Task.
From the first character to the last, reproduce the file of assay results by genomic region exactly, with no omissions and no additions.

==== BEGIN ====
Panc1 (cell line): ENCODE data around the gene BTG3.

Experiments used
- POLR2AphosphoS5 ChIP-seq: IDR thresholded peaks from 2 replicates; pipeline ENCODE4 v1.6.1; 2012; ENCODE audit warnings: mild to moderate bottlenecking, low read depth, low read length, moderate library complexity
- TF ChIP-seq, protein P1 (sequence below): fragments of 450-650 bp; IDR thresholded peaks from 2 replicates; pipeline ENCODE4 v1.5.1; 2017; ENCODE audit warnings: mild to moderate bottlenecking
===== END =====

Panc1 (cell line): ENCODE data around the gene BTG3.

Experiments used
- POLR2AphosphoS5 ChIP-seq: IDR thresholded peaks from 2 replicates; pipeline ENCODE4 v1.6.1; 2012; ENCODE audit warnings: mild to moderate bottlenecking, low read depth, low read length, moderate library complexity
- TF ChIP-seq, protein P1 (sequence below): fragments of 450-650 bp; IDR thresholded peaks from 2 replicates; pipeline ENCODE4 v1.5.1; 2017; ENCODE audit warnings: mild to moderate bottlenecking